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A stellar human being killed by an out-of-control driver. Still hard to believe Miss you Dave.

 

 

 

No Name Tour: Day 48 – Over the Top

My stay with Warmshowers hosts Joan and Greg could not have been more relaxing or not enjoyable.

Greg, Joan,and Ellie

They both assured me that the big climb from Carson City to Lake Tahoe was something I could handle easily. Thx fully they were right.

I kept plugging along, thinking this climb is going to get tougher but it never did. I came over the top and, at Greg’s suggestion, stopped before getting to close to the lake for an amazing view. Seeing the snow covered mountains reflected in the deep blue water was a Wow moment.

Once I arrived at the lakeshore things got much busier. Car traffic was terrible and a real shock to me. Also the road undulated up and down so much that I had a hard time finding a pedaling rhythm.

There was no sign indicating I had left Nevada and entered California. I could tell by the fact that the big casino hotels were replaced by casual eateries.

I had second breakfast at IHOP, a mediocre meal but necessary to gurl my engine over the mountain.

After leaving the lake the route followed the Upper Truckee River. It left the highway and followed a windy, bumpy parallel road that became very steep. I walked the steepest bits then got on the bike and powered my way back to the highway. Climbing over my second summit was hard but I got it done.

A fun descent took me to an intersection where I had considered camping but I was feeling strong so I decided to tackle 8,500+ foot Carson Pass.

This went fine for about six miles then the shoulder of the road disappeared. It was about this time that I started feeling lightheaded. It was unsafe to wobble all over the road so I walked the last half mile.

At the summit I talked with a woman who had passed me on the way up in her Trek Domane. Then a father and son came walking out of the woods carrying skiing gear. They confirmed for me that people ski year round on this mountain. At the summit, the road crossed the Pacific Coast Trail. A through hiker was lying on a bench. His tales of hiking the trail blew me away. I thought my trip was hard but his included using an ice axe to get over Mt. Whitney!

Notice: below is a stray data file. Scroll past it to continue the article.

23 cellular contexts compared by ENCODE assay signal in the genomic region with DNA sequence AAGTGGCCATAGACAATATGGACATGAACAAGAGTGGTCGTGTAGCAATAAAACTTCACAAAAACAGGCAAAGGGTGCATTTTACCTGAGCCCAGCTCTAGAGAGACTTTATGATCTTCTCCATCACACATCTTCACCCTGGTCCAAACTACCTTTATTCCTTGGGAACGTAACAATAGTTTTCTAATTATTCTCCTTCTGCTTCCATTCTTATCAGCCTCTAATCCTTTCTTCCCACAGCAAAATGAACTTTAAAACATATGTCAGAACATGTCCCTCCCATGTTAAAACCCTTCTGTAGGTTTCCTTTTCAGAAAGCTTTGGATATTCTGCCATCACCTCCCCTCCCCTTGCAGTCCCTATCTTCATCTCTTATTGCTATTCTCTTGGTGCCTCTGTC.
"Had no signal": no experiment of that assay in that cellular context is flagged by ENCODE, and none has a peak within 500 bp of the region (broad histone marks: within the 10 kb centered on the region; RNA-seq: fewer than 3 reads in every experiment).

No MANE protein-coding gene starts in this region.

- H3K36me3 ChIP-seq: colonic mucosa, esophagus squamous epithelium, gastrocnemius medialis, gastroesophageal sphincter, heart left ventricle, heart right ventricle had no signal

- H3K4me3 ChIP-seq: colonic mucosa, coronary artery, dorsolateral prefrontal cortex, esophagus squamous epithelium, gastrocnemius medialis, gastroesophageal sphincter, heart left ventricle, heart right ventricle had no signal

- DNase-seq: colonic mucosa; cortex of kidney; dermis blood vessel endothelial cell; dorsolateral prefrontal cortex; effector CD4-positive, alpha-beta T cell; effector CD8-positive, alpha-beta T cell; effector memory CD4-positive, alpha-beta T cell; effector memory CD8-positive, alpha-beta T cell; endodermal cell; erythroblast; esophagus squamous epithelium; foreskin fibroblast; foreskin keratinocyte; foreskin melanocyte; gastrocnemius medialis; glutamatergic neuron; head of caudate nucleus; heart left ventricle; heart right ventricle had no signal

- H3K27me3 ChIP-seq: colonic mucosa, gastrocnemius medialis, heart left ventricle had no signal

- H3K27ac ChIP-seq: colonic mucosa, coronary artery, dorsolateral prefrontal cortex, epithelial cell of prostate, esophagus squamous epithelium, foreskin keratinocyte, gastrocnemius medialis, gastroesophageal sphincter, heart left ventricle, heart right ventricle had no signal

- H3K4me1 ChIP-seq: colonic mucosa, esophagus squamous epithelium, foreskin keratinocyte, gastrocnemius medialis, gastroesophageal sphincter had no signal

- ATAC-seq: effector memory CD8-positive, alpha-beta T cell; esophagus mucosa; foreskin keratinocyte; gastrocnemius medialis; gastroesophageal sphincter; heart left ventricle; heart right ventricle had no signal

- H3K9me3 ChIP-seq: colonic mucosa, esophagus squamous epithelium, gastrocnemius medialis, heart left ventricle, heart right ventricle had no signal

After chatting I rolled down the western side of the pass thinking of food and lodging. I passed up a lodge at Caples Lake and continued down hill to Kirkwood. There I met Dan and Spencer, two guys who install road signs all over California. The lodge was closed so Spencer called a number on the front door. They wanted $180 for a room in a town that was practically deserted. No thanks.

In short order we found out that Caples Lake was the only place around at a moderate price. Dan and Spencer hoisted The Mule into the bed of their big pick up truck and gave me a lift back up to Caples.

After getting cleaned up we headed out for dinner and beers at the Kirkwood Inn. Everything seemed overpriced but the portions turned out to be huge.

We ate and drank until sated then headed back to the lodge where Spenser started a fire in a pit next to the lake. I went to bed tired but satisfied with having completed the last big climbs of the trip.

Lots more pix on Instagram

Miles today: 64.5

Tour miles: 2,779

Top speed: 35.1 mph